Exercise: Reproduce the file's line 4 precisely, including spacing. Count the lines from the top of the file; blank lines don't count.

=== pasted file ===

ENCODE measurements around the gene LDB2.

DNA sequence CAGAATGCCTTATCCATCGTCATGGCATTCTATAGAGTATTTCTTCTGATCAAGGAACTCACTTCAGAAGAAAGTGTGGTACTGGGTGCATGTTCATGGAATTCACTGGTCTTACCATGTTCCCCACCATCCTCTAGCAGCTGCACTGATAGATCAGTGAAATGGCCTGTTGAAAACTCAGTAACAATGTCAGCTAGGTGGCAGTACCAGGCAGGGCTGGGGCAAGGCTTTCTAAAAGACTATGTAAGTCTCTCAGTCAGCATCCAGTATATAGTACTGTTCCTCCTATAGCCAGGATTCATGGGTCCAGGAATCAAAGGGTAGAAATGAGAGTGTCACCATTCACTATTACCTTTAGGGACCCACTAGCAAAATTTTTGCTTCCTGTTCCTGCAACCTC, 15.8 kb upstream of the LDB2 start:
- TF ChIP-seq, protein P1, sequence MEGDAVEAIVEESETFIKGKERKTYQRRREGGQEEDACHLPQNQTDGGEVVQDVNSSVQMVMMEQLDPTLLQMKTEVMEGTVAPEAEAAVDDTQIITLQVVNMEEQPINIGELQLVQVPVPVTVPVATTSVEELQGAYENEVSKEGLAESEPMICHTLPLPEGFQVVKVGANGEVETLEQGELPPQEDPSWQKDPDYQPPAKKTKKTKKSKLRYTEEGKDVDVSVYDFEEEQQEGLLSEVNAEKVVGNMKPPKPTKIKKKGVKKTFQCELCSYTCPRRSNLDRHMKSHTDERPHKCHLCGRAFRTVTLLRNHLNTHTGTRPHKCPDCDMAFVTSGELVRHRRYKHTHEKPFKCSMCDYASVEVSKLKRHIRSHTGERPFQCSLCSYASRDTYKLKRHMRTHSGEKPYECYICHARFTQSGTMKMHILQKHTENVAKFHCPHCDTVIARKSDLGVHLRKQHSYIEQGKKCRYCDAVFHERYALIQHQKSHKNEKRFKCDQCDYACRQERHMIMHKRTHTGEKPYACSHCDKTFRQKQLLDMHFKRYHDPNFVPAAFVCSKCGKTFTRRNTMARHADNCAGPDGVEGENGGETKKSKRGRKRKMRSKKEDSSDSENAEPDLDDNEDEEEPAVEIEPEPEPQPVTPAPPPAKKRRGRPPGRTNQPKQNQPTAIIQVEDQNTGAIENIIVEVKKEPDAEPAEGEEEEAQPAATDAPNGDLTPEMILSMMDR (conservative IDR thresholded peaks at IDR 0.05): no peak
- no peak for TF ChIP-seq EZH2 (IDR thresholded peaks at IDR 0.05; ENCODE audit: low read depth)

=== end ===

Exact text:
- no peak for TF ChIP-seq EZH2 (IDR thresholded peaks at IDR 0.05; ENCODE audit: low read depth)